Perspectives in Patient Care

The King Laryngeal Tube: Failed Airway or Airway of Choice?

Travis Mackey, RN, CCRN, RCIS, EMT-P, Staff Nurse
Cox South Hospital, Springfield, Missouri

Travis Mackey, RN, CCRN, RCIS, EMT-P, Staff Nurse
Cox South Hospital, Springfield, Missouri

Your patient stops breathing! It is a fairly common occurrence in the cath lab. An acute patient suffering a myocardial infarction (MI) is brought into your lab emergently. Before the heart can be reperfused, the patient goes into cardiac arrest and subsequently stops breathing.  How do you manage respiratory depression or arrest in the cardiac cath lab?

Many would call a code and begin ventilating the patient with a bag valve mask (BVM) until a more experienced provider arrives to secure a more definitive airway. The problem with this is that in providing positive pressure, BVM ventilations ventilate not only the lungs, but also force air into the stomach, often leading to gastric inflation and subsequent emesis.1 This greatly increases the chance of aspiration of stomach contents into the lungs, which can significantly compromise the patient’s prognosis. Additionally, at nighttime or in rural locations, advance airway providers may not be readily available.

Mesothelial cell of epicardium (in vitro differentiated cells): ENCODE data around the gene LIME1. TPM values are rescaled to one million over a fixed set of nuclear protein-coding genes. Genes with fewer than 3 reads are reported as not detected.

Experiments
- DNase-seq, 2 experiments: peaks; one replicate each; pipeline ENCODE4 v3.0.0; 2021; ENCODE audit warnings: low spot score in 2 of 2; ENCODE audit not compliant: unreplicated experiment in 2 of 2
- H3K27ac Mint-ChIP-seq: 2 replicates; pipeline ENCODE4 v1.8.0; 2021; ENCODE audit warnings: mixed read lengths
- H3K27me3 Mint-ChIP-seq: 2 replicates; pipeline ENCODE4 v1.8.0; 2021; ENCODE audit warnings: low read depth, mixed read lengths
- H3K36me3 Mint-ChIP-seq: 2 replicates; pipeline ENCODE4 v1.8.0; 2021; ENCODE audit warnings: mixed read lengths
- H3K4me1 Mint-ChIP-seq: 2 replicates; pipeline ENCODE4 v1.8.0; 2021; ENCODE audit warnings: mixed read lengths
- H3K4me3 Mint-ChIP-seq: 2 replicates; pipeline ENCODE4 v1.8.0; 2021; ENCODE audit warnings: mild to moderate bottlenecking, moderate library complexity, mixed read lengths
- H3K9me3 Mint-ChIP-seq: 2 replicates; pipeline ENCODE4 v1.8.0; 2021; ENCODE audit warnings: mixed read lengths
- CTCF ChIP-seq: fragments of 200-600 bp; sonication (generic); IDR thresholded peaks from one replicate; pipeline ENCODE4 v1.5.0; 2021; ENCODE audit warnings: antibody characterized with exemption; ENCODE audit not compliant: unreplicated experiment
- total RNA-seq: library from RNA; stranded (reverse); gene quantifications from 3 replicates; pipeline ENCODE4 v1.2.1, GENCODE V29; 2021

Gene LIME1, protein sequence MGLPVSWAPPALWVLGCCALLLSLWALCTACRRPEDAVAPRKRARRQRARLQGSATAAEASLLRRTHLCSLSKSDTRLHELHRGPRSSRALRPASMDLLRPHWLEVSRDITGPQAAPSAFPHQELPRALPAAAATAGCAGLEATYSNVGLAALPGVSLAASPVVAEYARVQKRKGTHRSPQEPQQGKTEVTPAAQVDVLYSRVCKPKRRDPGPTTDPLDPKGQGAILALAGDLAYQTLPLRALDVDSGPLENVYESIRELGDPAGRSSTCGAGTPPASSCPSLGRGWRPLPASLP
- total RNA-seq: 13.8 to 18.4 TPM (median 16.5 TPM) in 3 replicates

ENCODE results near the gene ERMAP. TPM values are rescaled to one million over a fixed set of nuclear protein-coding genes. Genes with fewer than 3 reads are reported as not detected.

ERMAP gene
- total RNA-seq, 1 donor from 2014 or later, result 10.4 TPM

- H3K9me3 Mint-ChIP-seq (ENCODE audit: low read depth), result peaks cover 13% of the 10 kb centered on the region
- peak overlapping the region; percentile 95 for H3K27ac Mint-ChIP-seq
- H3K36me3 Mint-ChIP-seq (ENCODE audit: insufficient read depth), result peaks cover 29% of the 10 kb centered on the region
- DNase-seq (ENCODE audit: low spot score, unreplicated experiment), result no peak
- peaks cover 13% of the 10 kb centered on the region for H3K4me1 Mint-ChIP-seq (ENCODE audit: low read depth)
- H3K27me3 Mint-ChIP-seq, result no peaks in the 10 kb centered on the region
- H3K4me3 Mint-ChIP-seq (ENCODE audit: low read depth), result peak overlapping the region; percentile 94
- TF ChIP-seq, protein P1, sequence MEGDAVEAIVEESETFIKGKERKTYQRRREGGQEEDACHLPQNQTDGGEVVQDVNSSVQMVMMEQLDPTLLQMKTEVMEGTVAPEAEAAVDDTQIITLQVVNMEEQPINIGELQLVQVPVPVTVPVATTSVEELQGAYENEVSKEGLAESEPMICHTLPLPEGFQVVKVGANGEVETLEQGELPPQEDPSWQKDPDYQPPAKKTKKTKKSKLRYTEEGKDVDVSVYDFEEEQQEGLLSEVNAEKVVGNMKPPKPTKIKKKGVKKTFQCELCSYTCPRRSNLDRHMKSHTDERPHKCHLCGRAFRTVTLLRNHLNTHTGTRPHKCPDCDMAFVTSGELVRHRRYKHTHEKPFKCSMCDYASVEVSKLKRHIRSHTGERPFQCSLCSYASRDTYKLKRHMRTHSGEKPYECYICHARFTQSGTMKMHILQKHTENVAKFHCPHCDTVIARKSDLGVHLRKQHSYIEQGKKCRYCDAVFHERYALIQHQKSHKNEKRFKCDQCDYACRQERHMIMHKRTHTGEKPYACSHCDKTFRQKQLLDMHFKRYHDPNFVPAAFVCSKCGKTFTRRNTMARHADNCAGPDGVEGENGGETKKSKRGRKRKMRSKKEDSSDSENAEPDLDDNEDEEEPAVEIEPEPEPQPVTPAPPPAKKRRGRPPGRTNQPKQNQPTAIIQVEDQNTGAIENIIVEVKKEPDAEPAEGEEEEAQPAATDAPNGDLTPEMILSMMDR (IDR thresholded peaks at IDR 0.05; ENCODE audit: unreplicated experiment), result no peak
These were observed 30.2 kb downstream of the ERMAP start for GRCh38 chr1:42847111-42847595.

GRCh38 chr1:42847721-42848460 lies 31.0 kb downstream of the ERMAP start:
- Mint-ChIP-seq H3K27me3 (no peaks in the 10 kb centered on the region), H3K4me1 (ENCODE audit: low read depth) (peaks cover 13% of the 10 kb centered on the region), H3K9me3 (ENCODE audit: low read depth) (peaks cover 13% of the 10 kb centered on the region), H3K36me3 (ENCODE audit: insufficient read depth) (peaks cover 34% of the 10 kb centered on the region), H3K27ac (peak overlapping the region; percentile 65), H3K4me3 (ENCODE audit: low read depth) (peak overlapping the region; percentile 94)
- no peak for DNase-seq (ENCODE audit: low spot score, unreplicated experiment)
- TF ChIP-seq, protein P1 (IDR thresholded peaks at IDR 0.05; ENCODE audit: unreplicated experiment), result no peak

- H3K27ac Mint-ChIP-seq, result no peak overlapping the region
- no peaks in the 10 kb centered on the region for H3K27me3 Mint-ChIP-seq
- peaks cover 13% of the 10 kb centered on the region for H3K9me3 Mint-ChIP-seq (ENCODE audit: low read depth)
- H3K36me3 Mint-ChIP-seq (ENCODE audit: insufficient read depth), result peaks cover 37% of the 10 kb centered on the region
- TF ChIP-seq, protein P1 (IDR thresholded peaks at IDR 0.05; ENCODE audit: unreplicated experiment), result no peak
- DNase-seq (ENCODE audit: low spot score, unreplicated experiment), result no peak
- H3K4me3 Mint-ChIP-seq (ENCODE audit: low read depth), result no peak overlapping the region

Endotracheal intubation is the definitive answer for airway management.1,2 This involves passing an endotrachial tube into the trachea under direct laryngoscopy. Once placed, tube placement must be verified. This can create a delay in chest compressions and radiographic imaging. While some nurses might receive additional training on intubation, it is not generally expected for this to be in the scope of practice of a registered nurse in the cath lab setting.  Intubation is a skill that requires much practice and experience to obtain proficiency. It is not feasible to provide and maintain the education and skill set needed for nurses to be proficient at intubations in the cath lab setting.